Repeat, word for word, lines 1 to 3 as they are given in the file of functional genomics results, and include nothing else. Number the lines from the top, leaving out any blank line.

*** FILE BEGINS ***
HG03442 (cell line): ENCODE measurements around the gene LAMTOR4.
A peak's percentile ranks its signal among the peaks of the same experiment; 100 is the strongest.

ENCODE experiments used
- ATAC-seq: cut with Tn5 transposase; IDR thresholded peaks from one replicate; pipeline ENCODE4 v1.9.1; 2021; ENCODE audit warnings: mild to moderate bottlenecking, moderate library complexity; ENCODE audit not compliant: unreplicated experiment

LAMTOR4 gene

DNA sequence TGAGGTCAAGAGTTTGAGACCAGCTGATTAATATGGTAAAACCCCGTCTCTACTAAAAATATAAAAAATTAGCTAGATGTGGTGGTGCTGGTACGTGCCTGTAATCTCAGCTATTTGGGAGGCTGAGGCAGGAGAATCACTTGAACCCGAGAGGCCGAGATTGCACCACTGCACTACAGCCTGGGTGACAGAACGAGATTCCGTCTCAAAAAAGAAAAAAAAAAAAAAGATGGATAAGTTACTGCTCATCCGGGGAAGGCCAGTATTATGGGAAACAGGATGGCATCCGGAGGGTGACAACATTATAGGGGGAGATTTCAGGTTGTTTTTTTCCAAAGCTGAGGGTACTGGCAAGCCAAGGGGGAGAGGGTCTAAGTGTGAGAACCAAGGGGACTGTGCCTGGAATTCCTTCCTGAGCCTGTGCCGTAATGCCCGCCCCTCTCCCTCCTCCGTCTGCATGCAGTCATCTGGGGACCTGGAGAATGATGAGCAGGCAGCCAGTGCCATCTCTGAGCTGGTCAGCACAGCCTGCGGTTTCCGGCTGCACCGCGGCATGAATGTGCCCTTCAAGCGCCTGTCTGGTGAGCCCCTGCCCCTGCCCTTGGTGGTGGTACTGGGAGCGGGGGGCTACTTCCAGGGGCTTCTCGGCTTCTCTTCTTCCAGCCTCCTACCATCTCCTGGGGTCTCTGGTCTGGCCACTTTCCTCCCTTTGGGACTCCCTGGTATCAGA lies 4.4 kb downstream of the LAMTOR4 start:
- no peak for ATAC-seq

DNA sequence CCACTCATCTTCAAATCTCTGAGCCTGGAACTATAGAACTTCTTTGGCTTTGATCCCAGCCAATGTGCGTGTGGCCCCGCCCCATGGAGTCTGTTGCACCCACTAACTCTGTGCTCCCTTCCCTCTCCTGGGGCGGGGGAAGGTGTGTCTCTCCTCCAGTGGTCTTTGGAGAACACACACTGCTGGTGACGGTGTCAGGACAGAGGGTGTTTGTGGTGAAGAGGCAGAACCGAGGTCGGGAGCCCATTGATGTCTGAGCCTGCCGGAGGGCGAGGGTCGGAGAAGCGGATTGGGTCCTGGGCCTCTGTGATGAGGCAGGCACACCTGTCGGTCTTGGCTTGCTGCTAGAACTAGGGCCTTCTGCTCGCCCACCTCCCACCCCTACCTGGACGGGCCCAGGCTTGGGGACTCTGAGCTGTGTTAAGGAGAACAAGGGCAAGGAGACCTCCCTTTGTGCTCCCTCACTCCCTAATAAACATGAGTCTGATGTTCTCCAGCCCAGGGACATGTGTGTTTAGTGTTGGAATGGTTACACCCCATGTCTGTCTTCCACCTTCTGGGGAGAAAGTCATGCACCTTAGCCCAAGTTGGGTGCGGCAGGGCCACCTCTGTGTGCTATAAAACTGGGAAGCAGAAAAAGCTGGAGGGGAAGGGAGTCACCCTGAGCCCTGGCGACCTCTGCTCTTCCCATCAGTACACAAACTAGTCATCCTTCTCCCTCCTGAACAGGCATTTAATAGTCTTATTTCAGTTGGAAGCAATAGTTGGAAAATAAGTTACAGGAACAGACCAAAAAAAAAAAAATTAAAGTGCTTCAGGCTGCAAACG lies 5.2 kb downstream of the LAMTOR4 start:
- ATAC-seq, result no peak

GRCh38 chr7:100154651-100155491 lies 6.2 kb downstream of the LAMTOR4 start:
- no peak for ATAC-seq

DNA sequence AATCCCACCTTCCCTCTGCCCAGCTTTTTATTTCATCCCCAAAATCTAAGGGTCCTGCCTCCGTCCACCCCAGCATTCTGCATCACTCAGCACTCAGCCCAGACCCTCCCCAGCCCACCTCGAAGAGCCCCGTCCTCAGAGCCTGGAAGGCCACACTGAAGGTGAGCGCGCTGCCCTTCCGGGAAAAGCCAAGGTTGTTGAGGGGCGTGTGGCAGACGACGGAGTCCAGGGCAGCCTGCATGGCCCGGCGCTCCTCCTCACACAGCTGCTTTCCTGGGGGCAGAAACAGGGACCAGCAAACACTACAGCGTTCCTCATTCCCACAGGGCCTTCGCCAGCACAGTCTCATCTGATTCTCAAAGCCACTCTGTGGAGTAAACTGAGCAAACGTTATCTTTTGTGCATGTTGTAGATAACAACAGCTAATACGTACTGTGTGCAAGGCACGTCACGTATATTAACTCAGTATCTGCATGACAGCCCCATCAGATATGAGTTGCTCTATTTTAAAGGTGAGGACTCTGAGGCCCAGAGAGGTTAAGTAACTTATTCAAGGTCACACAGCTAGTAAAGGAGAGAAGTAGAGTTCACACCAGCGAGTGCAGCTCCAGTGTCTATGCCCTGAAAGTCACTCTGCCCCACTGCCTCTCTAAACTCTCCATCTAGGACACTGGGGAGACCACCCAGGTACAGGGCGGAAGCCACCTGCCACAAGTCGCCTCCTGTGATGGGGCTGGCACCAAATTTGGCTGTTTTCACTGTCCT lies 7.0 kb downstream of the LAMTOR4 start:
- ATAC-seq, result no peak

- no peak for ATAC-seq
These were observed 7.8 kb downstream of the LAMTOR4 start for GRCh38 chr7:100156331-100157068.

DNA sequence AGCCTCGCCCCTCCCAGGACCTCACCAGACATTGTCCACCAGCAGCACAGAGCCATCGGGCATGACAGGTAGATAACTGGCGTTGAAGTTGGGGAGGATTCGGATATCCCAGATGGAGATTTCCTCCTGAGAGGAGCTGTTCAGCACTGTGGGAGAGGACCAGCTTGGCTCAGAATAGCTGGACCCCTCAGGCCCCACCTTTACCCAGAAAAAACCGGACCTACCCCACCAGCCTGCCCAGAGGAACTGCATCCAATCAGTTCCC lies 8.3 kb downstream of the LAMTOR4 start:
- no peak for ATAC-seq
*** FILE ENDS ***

HG03442 (cell line): ENCODE measurements around the gene LAMTOR4.
A peak's percentile ranks its signal among the peaks of the same experiment; 100 is the strongest.

ENCODE experiments used